They both expressed optimism about Elmwood's future, but would like to see more forward thinking in the neighborhood.

"I think a lot of people are thinking of today and yesterday, but not 20 years from now in terms of growth," Joyce Zoerb said. "We don't want to remain stagnant as a community."

Rocco Termini, a developer who co-owns Thin Man Brewery on Elmwood, also said the board needs more business representation.

"I think EVA realizes they don't recognize merchants, and I think now they are willing to put 50 percent of the board as merchants and 50 percent as residents," Termini said. "They realize you will not have a walkable community if you don't have a strong Elmwood."

Kolaga, who now chairs the summer concert series, said it's not a new problem – the association has struggled for years to involve more merchants.

"My impression is these merchants put in a lot of time keeping their small businesses afloat in a very competitive world," Kolaga said. "We have always welcomed their participation and input."

A new mission?

"The mission of the Elmwood Village Association is 'to improve the quality of life for everyone,' " Smith said. "That means so many different things to so many people. We need something more focused than that."

During the organization's internal turmoil, weighty issues involving proposed developments and passage of the Green Code brought different expectations on what role the association would play. Smith said the organization helped facilitate community discussion, but was uncomfortable taking divisive positions when so much of its work is about tending to noncontroversial needs.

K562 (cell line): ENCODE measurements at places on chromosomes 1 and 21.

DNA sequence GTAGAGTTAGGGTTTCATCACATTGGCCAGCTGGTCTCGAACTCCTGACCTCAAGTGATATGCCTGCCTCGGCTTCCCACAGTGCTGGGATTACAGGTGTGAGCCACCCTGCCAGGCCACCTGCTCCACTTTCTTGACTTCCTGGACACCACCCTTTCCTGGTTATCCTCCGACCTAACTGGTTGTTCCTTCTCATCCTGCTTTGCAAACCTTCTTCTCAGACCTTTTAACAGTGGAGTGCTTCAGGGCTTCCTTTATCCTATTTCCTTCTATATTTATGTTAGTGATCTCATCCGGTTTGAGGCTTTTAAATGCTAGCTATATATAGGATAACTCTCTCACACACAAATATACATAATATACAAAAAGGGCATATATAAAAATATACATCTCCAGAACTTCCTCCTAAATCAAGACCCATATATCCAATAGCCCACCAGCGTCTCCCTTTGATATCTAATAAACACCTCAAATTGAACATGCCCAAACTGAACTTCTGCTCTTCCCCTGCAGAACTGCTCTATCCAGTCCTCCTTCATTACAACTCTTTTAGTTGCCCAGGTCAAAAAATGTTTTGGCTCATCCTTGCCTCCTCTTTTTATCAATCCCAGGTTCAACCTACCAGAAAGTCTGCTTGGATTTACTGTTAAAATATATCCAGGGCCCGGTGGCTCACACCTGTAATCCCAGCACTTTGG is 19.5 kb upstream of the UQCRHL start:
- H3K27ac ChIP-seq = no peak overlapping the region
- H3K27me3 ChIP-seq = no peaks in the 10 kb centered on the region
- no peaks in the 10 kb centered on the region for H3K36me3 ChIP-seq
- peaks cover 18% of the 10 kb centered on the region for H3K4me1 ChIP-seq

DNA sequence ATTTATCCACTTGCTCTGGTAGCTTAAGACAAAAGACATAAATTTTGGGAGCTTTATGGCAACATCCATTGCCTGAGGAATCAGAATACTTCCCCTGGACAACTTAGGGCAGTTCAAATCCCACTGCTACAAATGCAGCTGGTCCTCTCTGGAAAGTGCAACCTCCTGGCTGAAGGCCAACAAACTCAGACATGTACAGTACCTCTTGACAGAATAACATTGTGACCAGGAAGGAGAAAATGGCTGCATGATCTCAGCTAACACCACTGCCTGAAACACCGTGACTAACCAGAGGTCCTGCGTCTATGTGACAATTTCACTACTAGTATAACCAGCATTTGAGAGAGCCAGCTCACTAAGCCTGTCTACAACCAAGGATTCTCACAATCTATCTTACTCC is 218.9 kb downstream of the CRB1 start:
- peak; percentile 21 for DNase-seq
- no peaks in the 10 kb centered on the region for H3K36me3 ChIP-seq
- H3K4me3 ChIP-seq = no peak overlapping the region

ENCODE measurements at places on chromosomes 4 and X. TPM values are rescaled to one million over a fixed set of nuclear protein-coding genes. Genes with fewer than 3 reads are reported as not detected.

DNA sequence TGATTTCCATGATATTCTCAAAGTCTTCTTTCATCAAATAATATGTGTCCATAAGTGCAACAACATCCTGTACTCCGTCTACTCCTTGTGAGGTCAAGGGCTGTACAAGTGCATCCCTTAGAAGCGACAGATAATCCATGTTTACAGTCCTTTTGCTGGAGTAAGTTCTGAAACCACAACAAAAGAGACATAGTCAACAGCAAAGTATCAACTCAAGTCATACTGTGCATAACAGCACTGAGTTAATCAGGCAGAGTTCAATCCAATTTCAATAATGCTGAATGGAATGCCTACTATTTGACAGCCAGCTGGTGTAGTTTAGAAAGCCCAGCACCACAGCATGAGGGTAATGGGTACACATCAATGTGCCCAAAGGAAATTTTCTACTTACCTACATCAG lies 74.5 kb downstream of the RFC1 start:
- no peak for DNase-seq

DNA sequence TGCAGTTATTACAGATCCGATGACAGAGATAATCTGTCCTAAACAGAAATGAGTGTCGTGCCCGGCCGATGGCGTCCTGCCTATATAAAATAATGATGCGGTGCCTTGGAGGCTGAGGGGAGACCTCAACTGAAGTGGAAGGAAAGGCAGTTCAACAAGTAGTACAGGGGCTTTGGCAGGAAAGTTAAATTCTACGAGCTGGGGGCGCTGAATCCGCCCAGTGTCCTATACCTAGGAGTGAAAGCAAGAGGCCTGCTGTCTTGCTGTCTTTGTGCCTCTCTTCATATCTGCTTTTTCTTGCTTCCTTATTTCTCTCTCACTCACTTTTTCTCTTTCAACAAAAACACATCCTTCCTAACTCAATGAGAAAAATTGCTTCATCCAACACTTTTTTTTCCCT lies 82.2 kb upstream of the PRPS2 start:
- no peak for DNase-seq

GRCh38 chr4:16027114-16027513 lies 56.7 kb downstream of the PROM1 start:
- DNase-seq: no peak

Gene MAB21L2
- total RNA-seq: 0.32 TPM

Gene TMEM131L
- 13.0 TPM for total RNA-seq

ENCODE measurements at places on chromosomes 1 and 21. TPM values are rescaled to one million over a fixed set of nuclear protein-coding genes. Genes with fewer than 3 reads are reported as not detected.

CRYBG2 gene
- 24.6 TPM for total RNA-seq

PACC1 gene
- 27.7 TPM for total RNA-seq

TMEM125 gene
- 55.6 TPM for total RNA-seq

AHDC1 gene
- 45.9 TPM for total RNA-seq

"Ninety-nine percent of what we do is not controversial," Smith said. "If we make clear we are a conduit and not a representative of our stakeholders I think that clarifies our position."

She suggests preservation issues might be best left to groups that have more expertise, while the association focuses on streetscapes, beautification efforts, cultural happenings and grants.

"On the other hand, if through the strategic planning process it becomes clear that that is what members most want EVA to focus on, then that could become the priority, while other priorities would have to take a back seat," she said.

Smith doesn't think the residents-versus-business argument is as real as some think.

"Business owners think we spend too much time on residential issues. Residents think we spend too much time on business issues," Smith said. "I think that in many ways this is a false dichotomy. But we as an organization have not been as strong in getting the word out about what we do in the community, and that leaves a void for people to fill in themselves."

Termini said more staffing is needed. He points to a state grant for facade and other improvements that the association received three years ago and – due in part to staff turnover – is still being completed.

"I think the Elmwood Village Association is overwhelmed," he said. "They need expertise they don't have."

Besides Smith, the association is staffed by a development manager and gets help several hours a week by a couple of interns from SUNY Buffalo State.

Termini also called for a long-term plan for Elmwood Avenue.

"You need a plan between Forest and Allen, and there is no plan," he said. "Everything is willy-nilly."

Smith, a planner, said she also supports the idea of a comprehensive plan for Elmwood.